GetOutside without leaving a trace
You can’t beat getting outside in the British countryside. In the lead up to National #GetOutsideDay, we want to ensure that generations to come can enjoy the countryside just as we do.
As autumn gets into full swing, many of us like to go outside to appreciate just how beautifully nature works her magic on our trees and landscape. It’s a wondrous sight to behold, but nature also provides us with many leisure activities beyond walking, which are suitable for the whole family.
If you’re looking for something to do with the children on a dull Sunday afternoon or at half term, then crafting is the perfect solution – and incorporating elements from the woodland makes it not only fun and cost-effective, but helps your children to learn a little bit more about their surroundings and the changing seasons. What’s more, it’s easy to find fun ideas that suit all ages and artistic abilities.
We’ve put together this quick guide to help you get started.
The wonderful thing about taking a walk in the autumn months is that you never know what you might find – and what might inspire your craft activities. As such, it’s always a good idea to keep a stock supply of craft essentials so that you can get making as soon as you return home. There’s nothing worse than having to wait until Monday to buy that one vital element.
In your craft essentials box, we recommend you keep pretty ribbon, string, PVA glue, scissors, sticky tape, glitter, buttons, construction paper, card, pens, pencils and crayons. You might also want to get some googly eyes, beads, pipe cleaners and lolly sticks – you never know what they might want to create.
Don’t forget those all-important protective bits, too: something wipe-clean to put on the table, a cutting mat and either old clothes or a painting overall, to stop splashes going everywhere.
Before we set about telling you to ‘look out for this’ and ‘collect that’, it’s important that you are aware of the Countryside Code. Created by Natural England, this guide aims to ‘conserve and enhance the natural environment’ through respecting other people, protecting the natural environment and enjoying the outdoors.
To comply with the code’s request not to damage or remove natural features, you should only gather leaves, branches and flowers that have fallen naturally to the ground - don’t pluck any from stalks and branches. It’s important to know what you can and can’t take, as many of these things provide shelter for wildlife; be careful not to destroy someone’s home!
To make your crafting possibilities even greater, keep an eye out for some more interesting bits – you don’t have to stick with acorns, leaves and pinecones. Task the children with finding pretty feathers, strange-shaped twigs, brightly-coloured leaves, curls of tree bark, thick fallen branches that can be cut into discs (by an adult, naturally) or clumps of moss. Each of these can be used to create some amazing projects.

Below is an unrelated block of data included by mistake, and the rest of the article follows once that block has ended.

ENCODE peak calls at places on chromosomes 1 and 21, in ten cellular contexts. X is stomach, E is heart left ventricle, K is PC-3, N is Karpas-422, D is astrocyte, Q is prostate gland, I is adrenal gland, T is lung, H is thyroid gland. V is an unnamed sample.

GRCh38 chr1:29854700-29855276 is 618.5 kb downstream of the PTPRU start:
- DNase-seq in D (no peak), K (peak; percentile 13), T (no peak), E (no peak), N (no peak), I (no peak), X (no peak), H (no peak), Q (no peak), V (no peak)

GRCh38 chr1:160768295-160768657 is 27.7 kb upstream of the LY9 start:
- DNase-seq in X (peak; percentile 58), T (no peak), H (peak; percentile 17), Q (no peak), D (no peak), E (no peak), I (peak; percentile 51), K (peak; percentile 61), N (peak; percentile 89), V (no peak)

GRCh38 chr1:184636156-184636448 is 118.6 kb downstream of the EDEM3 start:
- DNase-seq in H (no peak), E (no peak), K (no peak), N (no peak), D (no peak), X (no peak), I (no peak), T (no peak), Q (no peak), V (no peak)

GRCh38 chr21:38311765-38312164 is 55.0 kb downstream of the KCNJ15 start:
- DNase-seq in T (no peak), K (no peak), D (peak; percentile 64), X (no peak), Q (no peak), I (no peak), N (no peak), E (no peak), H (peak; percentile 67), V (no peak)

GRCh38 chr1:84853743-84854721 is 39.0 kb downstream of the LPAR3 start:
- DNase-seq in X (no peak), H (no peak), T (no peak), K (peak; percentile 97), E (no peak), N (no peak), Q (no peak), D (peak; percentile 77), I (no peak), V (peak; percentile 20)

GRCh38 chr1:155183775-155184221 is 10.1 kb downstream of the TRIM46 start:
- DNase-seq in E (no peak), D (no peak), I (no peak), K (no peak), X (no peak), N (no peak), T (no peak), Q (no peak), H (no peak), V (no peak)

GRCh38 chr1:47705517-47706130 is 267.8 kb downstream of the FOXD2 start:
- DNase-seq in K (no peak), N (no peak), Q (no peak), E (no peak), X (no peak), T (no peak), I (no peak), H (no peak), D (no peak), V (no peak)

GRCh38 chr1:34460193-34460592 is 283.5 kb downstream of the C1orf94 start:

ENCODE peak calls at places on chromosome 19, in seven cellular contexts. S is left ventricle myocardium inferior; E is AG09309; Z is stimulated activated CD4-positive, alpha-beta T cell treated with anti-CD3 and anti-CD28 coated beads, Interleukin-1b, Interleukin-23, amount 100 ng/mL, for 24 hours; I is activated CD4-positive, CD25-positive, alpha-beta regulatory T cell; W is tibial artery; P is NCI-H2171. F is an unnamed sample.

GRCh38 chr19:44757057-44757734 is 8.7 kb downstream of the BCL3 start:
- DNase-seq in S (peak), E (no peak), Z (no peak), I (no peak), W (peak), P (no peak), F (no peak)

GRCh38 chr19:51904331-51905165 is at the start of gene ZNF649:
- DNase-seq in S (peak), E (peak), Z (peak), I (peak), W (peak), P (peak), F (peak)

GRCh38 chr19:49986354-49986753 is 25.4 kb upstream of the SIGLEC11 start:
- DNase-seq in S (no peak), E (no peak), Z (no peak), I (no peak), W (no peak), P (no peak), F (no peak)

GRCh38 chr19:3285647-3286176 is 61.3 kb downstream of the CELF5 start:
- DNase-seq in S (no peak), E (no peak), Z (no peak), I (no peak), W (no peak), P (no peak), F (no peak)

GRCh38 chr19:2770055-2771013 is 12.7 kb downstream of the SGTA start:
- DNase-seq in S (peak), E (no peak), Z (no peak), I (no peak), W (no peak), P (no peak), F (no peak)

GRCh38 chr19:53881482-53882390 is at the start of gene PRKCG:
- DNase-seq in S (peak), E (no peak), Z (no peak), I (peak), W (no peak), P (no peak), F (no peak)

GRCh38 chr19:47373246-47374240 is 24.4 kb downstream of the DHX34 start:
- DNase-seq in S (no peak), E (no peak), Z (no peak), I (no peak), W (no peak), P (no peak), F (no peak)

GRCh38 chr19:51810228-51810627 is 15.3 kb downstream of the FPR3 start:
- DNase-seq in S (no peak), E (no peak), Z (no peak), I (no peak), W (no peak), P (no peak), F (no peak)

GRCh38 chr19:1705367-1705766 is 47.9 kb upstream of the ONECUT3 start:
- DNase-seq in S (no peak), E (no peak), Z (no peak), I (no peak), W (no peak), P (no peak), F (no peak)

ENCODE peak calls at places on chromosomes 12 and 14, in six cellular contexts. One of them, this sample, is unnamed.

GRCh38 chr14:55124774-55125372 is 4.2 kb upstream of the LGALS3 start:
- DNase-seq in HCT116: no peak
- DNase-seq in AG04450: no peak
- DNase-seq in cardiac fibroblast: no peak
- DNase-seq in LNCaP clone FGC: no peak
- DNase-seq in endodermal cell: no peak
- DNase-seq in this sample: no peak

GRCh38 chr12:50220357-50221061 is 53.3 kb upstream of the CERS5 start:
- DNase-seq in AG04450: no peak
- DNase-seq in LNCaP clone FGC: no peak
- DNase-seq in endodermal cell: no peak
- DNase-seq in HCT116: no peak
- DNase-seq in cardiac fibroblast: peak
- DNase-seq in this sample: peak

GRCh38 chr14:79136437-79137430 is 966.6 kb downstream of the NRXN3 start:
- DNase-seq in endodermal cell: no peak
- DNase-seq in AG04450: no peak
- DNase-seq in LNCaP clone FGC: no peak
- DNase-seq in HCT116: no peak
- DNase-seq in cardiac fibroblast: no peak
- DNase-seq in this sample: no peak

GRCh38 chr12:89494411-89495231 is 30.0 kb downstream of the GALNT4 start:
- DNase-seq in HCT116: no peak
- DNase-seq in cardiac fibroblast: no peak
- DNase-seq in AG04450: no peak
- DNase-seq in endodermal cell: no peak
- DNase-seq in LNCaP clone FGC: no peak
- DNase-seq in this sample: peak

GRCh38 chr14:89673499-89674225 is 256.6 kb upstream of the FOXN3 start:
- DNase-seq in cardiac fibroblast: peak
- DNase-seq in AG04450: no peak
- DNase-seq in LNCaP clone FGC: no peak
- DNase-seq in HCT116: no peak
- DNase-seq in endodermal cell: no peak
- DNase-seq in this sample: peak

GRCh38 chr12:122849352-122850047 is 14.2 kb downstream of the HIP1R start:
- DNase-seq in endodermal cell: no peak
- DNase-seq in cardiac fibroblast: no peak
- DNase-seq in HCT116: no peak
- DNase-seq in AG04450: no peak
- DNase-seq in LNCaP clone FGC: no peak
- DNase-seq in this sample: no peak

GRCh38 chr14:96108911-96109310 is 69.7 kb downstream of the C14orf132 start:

A colleague regales a story about taking a group of children to the beach to collect craft items. One girl found a crab shell and put it in her bag for safe keeping. When she opened her bag the next day…let’s just say it was crawling with nasty insects. The moral of the story, therefore – and especially if you’re in a woodland through which dogs are walked – is to make sure what you pick up is absolutely clean. This is nature; items do get covered in mud or shelter insects, so to prevent any creepy-crawly shocks, check everything over before taking it home.
Leaves dry out and curl, becoming stiff and fragile in a matter of hours, while petals and flowers can rot, so it’s a good idea to preserve them.
One way is to press them. You can find presses in craft shops and online, but heavy books where the weight is evenly distributed work just as effectively as the real thing. Place the leaves and flowers between layers of paper and somewhere near the middle of the book, keeping the package as flat as possible. After a week, the leaves should be dried out; flowers may take longer.
Another way to preserve leaves is to use wax paper. Sandwich them between a couple of layers of kitchen roll and iron on each side for a few minutes to dry them out, then substitute that for wax paper. Place the wax package between thick paper and iron again – the wax will seal the leaves and shouldn’t stick to the paper. Wear gloves so as not to burn your fingers. Once the wax has cooled, you can either cut around the leaves or try to peel the wax paper off all together
As mentioned above, it doesn’t matter about your age or artistic talents, there’s an activity out there that will both suit everyone’s abilities and appeal to their sense of fun. Little ones might like to do some leaf rubbing or stick them to paper to make ‘leaf people’ or pretty collages. They could create all sorts of things from pinecones, such as animals or nice decorations – strung with some red ribbon and sprayed with glitter, they make lovely Christmas decorations.
Even the humble fallen log can be used to great effect – safely cut the dry log into discs and decorate however you like to make coasters or bore a small hole in the top to make hanging decorations. A quick search online (Pinterest is especially good) will yield loads of ideas that can be created at home or made when you’re still out in the woods.
What better way is there to make the outdoors more exciting for the little ones?